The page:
Yes. Many organizations opt to obtain both HITRUST CSF Certification and SOC 2 reports simultaneously. Obtaining both certifications as part of one security initiative provides a cost-effective means of demonstrating effective security and privacy practices.

HITRUST demonstrates compliance with regulatory requirements that apply to healthcare organizations and provides a high-level of assurance to healthcare organizations.

While SOC 2 reports can be obtained by a wide range of industries, many of the security controls demonstrate compliance with HIPAA, which is an additional bonus for healthcare organizations and the businesses serving them.

Here are three ways in which a combination approach to HITRUST certification and SOC 2 attestation can benefit healthcare organizations:

  • Compliance Readiness: First, these standards lay out a proven security assurance approach that works in healthcare settings.  Healthcare organizations can improve their OCR compliance program readiness as the combination of these two security approaches covers much of the OCR focus areas.  HITRUST was designed specifically for healthcare and SOC 2 provides an independent third-party opinion based on the AICPA’s Trust Services Criteria relating to its Information Technology controls.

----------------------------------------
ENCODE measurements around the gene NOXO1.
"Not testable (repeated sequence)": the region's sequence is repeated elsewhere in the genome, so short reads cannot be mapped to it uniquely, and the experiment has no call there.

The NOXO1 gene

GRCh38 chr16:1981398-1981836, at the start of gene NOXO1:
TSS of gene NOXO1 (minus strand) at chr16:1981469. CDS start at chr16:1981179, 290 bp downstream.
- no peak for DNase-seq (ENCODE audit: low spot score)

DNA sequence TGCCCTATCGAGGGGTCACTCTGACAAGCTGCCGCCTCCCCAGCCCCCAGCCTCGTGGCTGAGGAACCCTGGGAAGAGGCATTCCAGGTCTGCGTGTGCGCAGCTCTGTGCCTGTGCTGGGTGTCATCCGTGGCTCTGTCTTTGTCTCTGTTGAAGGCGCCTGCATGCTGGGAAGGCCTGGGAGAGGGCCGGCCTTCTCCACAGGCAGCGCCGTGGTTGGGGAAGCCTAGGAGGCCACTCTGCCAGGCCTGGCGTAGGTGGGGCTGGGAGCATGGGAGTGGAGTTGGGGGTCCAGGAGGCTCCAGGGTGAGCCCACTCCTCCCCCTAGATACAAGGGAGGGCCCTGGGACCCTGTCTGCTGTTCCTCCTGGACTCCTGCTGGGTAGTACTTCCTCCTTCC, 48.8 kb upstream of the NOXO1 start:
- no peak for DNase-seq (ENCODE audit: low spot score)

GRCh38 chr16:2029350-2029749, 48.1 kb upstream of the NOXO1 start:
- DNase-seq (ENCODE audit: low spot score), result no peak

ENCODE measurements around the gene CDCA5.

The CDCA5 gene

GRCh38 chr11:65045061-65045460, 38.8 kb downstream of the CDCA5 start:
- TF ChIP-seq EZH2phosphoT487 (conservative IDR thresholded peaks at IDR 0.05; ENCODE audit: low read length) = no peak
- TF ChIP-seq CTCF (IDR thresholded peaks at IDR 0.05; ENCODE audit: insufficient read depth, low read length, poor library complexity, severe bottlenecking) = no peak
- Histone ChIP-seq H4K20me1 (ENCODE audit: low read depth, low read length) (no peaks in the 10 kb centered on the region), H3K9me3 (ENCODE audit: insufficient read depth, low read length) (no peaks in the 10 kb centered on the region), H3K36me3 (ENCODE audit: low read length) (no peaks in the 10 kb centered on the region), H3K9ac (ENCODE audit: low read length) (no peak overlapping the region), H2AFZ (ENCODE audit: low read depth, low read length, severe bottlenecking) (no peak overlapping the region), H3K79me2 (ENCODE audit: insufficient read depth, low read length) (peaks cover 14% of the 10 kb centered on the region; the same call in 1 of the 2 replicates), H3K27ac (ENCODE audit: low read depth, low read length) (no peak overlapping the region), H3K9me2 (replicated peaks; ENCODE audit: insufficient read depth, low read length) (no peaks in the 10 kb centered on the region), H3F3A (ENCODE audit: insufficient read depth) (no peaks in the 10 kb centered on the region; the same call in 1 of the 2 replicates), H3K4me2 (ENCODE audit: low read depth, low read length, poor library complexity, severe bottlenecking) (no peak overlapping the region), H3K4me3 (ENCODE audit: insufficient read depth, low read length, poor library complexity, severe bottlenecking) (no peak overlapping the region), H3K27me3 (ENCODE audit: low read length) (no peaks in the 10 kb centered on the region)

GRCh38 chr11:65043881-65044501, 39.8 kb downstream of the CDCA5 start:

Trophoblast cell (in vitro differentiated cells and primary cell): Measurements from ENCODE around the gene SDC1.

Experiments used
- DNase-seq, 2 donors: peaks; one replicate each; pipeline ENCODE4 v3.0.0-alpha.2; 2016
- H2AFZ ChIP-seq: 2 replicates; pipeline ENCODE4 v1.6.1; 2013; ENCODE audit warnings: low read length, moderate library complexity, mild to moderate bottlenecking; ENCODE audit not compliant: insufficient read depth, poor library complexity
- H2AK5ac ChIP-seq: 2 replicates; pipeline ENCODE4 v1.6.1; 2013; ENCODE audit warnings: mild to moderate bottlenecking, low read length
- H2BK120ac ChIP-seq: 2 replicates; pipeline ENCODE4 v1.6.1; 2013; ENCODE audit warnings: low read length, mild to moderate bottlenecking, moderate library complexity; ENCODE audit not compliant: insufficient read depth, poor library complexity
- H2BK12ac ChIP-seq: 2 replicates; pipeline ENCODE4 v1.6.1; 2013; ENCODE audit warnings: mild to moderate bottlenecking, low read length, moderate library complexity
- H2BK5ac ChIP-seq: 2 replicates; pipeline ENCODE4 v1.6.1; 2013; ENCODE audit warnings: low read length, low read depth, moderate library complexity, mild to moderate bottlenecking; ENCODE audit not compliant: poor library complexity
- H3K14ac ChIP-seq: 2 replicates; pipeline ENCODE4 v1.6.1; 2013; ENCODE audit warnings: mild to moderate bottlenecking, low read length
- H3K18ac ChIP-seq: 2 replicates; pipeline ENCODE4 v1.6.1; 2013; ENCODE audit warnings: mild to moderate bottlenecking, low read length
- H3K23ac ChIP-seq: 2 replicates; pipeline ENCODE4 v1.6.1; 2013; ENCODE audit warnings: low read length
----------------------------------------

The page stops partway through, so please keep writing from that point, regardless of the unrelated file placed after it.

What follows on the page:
• Resource Efficiency: Secondly, pursuing HITRUST certification and SOC 2 attestation in tandem provides resource efficiency as the HITRUST CSF requirements cover many of those within SOC 2 attestation.  Pursuing these in the same project eliminates having to revisit one or both security programs in a separate project or audit.  This frees up limited resources in the information security and technology areas for other high-priority projects. In addition, it meets third-party reporting needs and is an efficient and comprehensive reporting process.
  • The Competitive Edge: Finally, businesses seeking to do business with healthcare clients may be asked to fill out security questionnaires.  The security assurance task of filling out specific questionnaires and inquiries can be significantly reduced by the presence of a HITRUST CSF certification or SOC 2 attestation.  Many times, providing proof that your organization has met the standards of HITRUST and SOC 2 is enough assurance to move a contract forward in the sales cycle.

Meditology is accredited to provide both SOC 2 and HITRUST certifications.

Refer to the following resources to learn more about this topic:

What Our Clients Are Saying

“Value rating 5 out of 5, good value out of the partnership with Meditology because we could establish the relationship and I can call anyone on the team if I need advice. The Meditology team has helped us not only improve our business but become a distinguishing characteristic for us as a small business with a certification. We have been able to differentiate ourselves and there is value for our partners, they trust us.” - CISO, Data Analytics Organization